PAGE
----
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Lingering Questions On Katipunan Events in Pasig -- First of two parts

Francis Yumul


In the latter part of the 1990s, when the country was gearing towards celebratory mood for the Centennial year, the city of Pasig set itself on a much grander path: The documentation and discussion of the city's role in the founding of our nation-- Particularly its relation with the Katipunan. Pasig, after all, is often referred to as one bulwark of the Supremo, Andres Bonifacio.


True enough, civic groups were formed, public discussions, commemorations were held, and historical markers erected, all to highlight the so-called Pasig's historical significance. In the process, a considerable amount of literature on the subject was also published.

Foremost among the topics discussed were Katipunan themes: "Asamblea Magna," Nagsabado," Bitukang Manok, Pantayanin, etc. There were also initiatives from local government units, particularly in the placing of historical markers. Some of which was done without the backup of verified documents or sound research. 


Now,  two decades later, after new studies and documents on the Katipunan and other Philippine History topics came out and are laid to the public, a number of these Pasig historical themes are exposed to open scrutiny. What do we need to know more to fully grasp these events?


Asamblea Magna-- What and Where?


On May 3, 1896, a general meeting among Katipunan leaders was called by Supremo Andres Bonifacio in Pasig.  It was to appraise what the Supremo termed as "difficulties with which our Society is beset. " The movement had been exposed. Bonifacio wanted to act and start the uprising so as no to be forced against the wall. The Katipunan assembly in Pasig is known today as the "Asamblea Magna."


In Gen. Santiago Alvarez's memoirs, he mentioned, the said meeting ( Malaking Pulong) was held in the house of Valentin Cruz, "located behind the Pasig catholic church." (Barrio San Nicholas)  It was initially planned in an open space area located near "Sapang Nabas." The dismal weather forced the Supremo to transfer the meeting to Gen. Valentin Cruz's place.

But a marker erected sometime in the 1990s declared a different version claiming that the so-called  "Asamblea Magna"  took place in Ugong (further north, at the banks of Marikina River). Yet still, another marker said to be erected thru the initiative of the LGU of Barrio Ugong was so specific in claiming that it was Bahay Kuwago, right there in Ugong. Which is which? What's the confusion?


Katipunan marker at Bahay Kuwago, Barrio Ugong, Pasig. Claimed by Dr. Pio Valenzuela to be the site of the historic Asamblea Magna.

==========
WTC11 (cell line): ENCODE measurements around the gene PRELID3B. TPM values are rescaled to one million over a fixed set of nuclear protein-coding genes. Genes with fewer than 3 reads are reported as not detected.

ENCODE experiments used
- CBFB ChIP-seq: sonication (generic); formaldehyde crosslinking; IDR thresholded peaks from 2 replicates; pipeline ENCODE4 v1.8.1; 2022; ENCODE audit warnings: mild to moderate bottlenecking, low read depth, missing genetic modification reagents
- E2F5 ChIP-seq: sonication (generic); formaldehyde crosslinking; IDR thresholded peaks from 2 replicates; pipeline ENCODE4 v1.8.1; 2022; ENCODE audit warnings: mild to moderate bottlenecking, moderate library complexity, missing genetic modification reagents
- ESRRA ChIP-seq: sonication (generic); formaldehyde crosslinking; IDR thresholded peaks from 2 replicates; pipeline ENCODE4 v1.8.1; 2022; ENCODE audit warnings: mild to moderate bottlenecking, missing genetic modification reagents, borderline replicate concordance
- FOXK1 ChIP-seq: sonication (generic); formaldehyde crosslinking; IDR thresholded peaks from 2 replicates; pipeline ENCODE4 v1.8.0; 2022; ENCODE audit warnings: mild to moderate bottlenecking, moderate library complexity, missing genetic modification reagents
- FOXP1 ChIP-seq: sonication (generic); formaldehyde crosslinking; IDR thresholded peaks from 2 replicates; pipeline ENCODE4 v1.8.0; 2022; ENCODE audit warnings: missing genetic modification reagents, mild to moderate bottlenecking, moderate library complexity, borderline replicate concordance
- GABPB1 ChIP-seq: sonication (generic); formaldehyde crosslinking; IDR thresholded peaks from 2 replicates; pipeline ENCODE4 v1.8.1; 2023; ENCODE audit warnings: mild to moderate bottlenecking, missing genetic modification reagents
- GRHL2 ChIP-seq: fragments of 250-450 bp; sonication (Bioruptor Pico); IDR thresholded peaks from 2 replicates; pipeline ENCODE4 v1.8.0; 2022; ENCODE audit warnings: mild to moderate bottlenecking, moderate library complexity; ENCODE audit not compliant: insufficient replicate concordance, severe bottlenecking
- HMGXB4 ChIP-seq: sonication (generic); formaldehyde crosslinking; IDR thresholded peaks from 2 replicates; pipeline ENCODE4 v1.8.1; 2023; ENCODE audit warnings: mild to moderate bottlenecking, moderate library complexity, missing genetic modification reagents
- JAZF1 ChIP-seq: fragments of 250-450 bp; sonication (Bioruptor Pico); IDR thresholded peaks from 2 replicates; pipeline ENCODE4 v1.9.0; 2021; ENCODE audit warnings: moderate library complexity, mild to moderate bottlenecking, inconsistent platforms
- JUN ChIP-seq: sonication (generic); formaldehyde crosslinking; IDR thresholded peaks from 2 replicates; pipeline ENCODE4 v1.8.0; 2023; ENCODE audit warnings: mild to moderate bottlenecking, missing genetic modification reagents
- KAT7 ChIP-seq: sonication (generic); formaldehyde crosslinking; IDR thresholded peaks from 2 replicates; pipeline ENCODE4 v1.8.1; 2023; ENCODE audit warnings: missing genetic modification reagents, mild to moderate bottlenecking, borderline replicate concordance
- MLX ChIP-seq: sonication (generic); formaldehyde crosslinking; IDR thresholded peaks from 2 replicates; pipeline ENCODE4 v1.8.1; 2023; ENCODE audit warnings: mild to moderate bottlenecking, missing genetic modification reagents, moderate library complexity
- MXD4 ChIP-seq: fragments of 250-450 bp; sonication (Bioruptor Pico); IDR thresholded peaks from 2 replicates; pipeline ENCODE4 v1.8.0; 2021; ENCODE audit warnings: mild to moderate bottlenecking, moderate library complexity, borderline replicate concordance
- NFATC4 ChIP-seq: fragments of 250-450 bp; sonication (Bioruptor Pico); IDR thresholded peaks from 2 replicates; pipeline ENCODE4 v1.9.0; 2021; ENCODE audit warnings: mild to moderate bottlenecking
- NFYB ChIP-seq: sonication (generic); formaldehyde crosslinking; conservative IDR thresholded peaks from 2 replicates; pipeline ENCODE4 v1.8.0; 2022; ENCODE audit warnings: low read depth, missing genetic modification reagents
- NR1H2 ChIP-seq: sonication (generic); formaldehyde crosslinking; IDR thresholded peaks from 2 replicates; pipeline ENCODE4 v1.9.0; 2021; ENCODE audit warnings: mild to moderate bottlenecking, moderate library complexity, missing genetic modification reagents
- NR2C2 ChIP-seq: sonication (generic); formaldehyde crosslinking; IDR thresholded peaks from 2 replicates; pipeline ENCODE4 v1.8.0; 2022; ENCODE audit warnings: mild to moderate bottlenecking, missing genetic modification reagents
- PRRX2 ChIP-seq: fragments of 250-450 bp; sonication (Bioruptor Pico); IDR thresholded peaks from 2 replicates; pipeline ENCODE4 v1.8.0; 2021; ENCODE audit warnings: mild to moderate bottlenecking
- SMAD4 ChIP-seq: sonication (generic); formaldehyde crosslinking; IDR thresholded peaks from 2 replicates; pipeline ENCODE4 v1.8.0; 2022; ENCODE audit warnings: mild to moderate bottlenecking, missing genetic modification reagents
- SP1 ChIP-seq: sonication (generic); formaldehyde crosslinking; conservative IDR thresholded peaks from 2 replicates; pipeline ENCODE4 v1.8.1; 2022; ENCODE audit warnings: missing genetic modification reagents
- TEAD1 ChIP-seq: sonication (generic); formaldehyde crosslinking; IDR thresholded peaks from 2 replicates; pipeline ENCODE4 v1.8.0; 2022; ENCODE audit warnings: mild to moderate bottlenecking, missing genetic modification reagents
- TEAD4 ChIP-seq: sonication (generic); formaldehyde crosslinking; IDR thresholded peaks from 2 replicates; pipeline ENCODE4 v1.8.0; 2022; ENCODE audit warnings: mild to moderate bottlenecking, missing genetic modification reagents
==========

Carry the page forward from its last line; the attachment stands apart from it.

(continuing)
One probable explanation could be found in Agoncillo's "Revolt of The Masses," where he pointed out that it was Pio Valenzuela who claimed the "Asamblea Magna" happened in  Barrio Ugong. Pasig


Agoncillo writes a footnote on Chapter VIII: "In an interview with Dr. Valenzuela on October 2, 1947, he told me that the meeting actually took place in Ugong and not in Bitukang Manok, which was a small river. Among those present in the meeting were: Andres Bonifacio, Emilio Jacinto, Pio Valenzuela, Emilio Aguinaldo, Enrique Pacheco, Cipriano Pacheco, Alejandro Santiago, Capitan Ramon of Pandakan, Pio H. Santos, Pantaleon Torres, Francisco Carreon, Nicodemus Carreon, Aguedo del Rosario, Candido Tirona, Gregorio Coronel, and others. The meeting was ended at about eleven the next morning. After the meeting Bonifacio and Aguinaldo whipped out pistols and fired in the air to celebrate the event. The data on this chapter is based on my interview with Dr. Valenzuela and on his unpublished Memoirs."


Is there really a term in Katipunan documentation of the word "Asamblea Magna"? If there is, when did history start to use what the Alvarez memoir first termed as "Malaking Pulong? Why the Latinization?  And where is Sapang Nabas?  


Tradition?


It needs to be said that behind the necessity to find sound documentation to established facts about the "Asamblea Magna", one cannot ignore the reality that there is still this lingering presence of oral tradition about the Katipunan in the mentioned area -- Barrio Ugong and the neighboring environs.

There were legendary caves in the cliffs where St Paul's College is (and close to motel row) that were believed by locals to be the hideout of Katipuneros. This persisted way to the eve of the Centennial celebrations. But it does make sense - nearly all the KKK redoubts (baluwarte) around Manila were on high ground: Pamitinan (Montalban), Cubao, Hagdan Bato (Mandaluyong). The only high ground the Spanish controlled was El Deposito (San Juan).



The Ugong marker on the Asamblea Magna. With further reference about Nagsabado and Gen. Valentin Cruz. Said to be the initiative of the Ugong LGU.



First Battle


The "Asamblea Magna" in Pasig can be defined as one of the most revealing events in the history of the Katipunan. It could also have been the start of the crack between Bonifacio and Aguinaldo. With Bonifacio favoring starting the revolt and Aguinaldo, consulting Rizal first. It was a reminder to Bonifacio that Rizal (despite exiled in Dapitan) still holds the primacy in the nationalist struggle. It could also be defined as "the potent sign of the Cavitismo", that Bonifacio is slowly being sidelined leading to the tragic events at Tejeros. But as things turned out, after months of uneasy calm, the stage was being set for Pasig's important role in the revolution


On the night of August 29, 1896, Pasig Katipuneros attacked the Spanish detachment at Pasig,  for what is now understood as the first battle of the revolution -- "Nagsabado".


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